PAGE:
The first course, a Morel and exotic mushroom gratin with a Madeira cream shooter, was served as a pair. A flaky gratin covered with earthy mushrooms was tempered by a demitasse of foam-topped soup.

Course two brought a piece of butter-poached lobster balanced on a crispy risotto cake in the center of two micro-green bunches dressed with citrus truffle flavor. This dish, one of the menu’s lightest (and, I’d wager, simplest) preparations, was also my favorite. While lobster can be tricky, this dish’s risotto cake and micro-greens showed balance in texture and a cohesive sort of flavor variety.

I loved it.

A seared scallop arrived next with a taste of bowfin caviar wrapped in a dainty cone of smoked salmon. This dish ranked among my favorites too, most especially for the novelty of the delicately sliced smoked salmon filled with the tiniest caviar. The kitchen hyper-focuses on detail with these elegant touches.

The first courses were dairy and butter, so what next? More butter? This time, with bacon? OK! Next came orecchiette with brown butter, a softly shirred quail egg and three matchsticks of pepper bacon, all swimming in a brown butter nage. Delicious — but four courses of butter and cream is heavy, so by the time the lemon raspberry sorbet arrived with frozen basil-infused vodka (poured liberally at the table), I was ready for the palate cleanser.

Palate cleansed and halftime breather taken, the next course featured quail again, but this time grilled, not ovum, and presented beside a foie gras medallion and buttered toast with cranberry-pear gastrique.

Course number seven was lamb saddle and lamb presse, a thick coin of meat beside a pressed lamb portion. A touch of sweet potato and kale braise lightened the dish, but the undisputed star was the impossibly flavorful reduction sauce.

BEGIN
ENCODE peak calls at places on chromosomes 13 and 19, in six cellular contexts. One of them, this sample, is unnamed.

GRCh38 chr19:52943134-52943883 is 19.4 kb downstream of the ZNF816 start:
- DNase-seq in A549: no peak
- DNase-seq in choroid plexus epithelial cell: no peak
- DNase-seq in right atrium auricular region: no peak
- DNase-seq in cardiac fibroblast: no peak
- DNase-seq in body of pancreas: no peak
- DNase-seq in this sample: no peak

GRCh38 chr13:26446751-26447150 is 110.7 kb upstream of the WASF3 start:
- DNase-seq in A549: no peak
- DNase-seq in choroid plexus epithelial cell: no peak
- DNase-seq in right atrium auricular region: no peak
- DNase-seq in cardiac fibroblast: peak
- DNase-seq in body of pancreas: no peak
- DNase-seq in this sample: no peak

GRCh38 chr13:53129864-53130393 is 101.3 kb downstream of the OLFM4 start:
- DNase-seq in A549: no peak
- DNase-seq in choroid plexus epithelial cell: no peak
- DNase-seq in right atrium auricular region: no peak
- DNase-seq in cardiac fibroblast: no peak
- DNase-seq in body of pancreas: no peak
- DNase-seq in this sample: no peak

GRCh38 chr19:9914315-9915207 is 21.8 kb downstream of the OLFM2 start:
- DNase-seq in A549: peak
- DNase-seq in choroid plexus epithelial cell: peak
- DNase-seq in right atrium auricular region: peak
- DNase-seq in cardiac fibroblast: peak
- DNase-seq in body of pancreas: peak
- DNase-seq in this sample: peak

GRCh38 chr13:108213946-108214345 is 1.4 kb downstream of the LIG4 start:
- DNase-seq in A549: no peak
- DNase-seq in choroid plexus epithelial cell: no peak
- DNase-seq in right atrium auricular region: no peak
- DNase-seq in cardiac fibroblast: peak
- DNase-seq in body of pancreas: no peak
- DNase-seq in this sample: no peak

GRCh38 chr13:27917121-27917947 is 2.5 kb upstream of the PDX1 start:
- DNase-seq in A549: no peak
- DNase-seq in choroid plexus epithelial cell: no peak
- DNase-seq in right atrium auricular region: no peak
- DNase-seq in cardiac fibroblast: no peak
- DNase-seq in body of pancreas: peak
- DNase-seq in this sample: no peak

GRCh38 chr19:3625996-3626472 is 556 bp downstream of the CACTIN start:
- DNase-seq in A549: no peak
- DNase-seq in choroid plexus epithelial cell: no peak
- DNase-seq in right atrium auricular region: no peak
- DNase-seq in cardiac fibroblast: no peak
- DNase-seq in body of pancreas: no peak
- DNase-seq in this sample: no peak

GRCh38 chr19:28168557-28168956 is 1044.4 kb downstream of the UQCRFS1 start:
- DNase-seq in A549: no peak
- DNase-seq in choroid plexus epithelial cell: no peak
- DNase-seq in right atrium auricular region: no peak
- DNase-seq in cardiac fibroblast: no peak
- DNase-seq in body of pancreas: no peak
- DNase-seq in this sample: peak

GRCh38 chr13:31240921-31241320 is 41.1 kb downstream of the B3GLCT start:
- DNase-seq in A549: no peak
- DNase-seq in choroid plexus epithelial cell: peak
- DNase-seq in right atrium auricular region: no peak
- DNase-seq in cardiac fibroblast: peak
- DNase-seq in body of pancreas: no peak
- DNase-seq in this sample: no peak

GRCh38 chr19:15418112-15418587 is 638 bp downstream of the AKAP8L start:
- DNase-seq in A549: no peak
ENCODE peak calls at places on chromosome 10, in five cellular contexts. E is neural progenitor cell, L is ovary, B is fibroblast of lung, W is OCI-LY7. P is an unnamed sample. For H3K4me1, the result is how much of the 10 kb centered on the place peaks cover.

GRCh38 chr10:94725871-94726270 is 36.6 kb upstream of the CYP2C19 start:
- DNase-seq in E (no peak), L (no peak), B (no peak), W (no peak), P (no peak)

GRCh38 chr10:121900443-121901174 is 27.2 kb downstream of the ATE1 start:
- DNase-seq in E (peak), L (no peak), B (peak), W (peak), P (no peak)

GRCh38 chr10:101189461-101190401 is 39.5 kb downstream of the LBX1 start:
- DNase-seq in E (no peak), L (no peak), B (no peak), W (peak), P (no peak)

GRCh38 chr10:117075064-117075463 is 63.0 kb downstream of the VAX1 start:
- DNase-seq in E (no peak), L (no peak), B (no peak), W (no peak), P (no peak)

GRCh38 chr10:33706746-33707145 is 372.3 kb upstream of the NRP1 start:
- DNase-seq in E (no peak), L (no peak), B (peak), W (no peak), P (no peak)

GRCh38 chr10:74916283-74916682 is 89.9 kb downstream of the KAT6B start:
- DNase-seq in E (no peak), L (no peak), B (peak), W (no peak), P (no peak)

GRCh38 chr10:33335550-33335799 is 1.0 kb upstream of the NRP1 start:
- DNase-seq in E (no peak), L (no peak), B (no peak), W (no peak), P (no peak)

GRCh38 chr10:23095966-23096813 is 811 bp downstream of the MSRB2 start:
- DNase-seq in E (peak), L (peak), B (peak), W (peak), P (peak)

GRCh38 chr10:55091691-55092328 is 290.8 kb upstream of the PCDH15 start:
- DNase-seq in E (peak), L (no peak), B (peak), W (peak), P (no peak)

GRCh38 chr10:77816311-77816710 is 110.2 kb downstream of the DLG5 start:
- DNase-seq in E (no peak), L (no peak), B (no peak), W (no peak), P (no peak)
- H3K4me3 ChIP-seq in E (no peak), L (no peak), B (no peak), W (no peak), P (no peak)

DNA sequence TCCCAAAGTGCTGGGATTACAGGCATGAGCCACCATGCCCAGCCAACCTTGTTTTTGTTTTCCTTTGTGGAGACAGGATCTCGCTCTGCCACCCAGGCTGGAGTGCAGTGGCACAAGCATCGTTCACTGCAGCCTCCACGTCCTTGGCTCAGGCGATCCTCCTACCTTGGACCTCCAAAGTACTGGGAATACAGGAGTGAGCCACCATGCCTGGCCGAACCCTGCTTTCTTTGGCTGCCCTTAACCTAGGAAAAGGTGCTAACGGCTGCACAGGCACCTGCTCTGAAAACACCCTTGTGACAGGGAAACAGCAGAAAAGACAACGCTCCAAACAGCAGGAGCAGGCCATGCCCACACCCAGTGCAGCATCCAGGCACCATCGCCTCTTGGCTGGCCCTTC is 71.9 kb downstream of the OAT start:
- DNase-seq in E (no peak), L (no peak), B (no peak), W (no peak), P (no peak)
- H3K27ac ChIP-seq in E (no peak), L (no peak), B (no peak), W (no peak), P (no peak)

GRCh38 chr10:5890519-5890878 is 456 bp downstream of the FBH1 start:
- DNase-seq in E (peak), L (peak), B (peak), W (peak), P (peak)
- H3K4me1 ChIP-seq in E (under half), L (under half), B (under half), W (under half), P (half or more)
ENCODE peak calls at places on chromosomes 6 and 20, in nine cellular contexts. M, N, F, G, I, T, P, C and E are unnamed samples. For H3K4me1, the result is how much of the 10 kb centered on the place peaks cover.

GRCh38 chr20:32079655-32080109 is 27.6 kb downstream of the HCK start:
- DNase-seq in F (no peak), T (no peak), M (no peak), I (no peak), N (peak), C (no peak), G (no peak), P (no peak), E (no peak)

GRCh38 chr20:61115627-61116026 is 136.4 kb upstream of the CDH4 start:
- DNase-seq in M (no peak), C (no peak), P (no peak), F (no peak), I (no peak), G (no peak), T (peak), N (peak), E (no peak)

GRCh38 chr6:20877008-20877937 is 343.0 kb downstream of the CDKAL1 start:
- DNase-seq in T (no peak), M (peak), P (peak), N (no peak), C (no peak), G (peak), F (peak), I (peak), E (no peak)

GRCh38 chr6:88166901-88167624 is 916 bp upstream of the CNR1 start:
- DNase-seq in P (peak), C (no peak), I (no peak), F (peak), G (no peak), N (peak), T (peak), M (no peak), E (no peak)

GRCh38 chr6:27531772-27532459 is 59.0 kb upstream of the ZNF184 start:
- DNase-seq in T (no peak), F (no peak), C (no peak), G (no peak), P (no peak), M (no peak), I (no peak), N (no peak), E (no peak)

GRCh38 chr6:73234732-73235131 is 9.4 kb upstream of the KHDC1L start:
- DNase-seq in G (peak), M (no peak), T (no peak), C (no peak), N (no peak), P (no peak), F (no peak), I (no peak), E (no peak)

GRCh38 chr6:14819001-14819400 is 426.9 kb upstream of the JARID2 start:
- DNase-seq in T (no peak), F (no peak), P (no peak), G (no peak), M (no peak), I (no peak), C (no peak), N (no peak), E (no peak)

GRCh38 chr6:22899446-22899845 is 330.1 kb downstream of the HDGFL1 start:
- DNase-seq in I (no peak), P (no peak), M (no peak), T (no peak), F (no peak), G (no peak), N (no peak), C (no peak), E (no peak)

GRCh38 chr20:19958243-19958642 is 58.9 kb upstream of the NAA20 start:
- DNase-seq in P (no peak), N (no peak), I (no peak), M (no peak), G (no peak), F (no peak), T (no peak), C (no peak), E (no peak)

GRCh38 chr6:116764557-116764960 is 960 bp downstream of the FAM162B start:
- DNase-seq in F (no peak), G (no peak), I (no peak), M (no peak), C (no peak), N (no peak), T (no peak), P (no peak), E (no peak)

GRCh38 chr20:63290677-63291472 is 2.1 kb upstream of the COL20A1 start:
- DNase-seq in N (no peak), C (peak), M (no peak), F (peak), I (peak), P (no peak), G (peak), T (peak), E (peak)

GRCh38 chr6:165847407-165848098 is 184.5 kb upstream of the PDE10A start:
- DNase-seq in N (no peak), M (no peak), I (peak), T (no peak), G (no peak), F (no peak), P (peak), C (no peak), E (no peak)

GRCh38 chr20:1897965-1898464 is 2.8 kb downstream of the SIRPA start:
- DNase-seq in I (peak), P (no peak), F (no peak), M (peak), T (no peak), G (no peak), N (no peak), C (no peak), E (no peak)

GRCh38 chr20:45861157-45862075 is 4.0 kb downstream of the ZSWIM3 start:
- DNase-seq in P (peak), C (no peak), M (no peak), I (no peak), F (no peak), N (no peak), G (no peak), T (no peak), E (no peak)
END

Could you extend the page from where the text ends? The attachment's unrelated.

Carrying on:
Course eight and Restaurant Week Signature Event winner were Feuilletage “beignets,” with peppered strawberry and Grand Marnier creme Chantilly. Having never paired pepper with strawberry, this was a new taste for me, and I recommend it. Four spoon-sized puffs of fried mini doughnut in a sweet-hot strawberry sauce with black pepper made for a terrific and not-too-sweet dessert.

Usually, Trav and I tussle over the chocolate course, but by meal’s end, we were spent. The Horchata and chocolate truffles, the chocolate and caramel nut bark, and the pecan, orange and cranberry sandy sat unclaimed for a few moments while we caught our breath and requested coffee and tea.

Once refreshed with caffeine (both coffee and tea served in a press at the table), our interest in dessert also refreshed, and the three final tastes made for a lovely conclusion.

So often, fine dining seems pretentious — a race to create food that feels less like eating and more like performance art. Food should nourish. Food should taste good.

And, in this writer’s opinion, food should be accessible. Teach me something new, show me a different flavor (like Horchata’s slightly almond taste or the strawberry-pepper combination) — but give it an organizing principle, so the experience feels cohesive.

Even when the organizing principle seems like dairy and butter, the David’s Opus 10 kitchen shows latitude and imaginative scope. Most important, the staff is friendly, and the food tastes good. For a special night out or a night of epic food-focus, I recommend David’s Opus Ten.

Shonna Milliken Humphrey is a Maine freelance writer and author of the novel “Show Me Good Land.”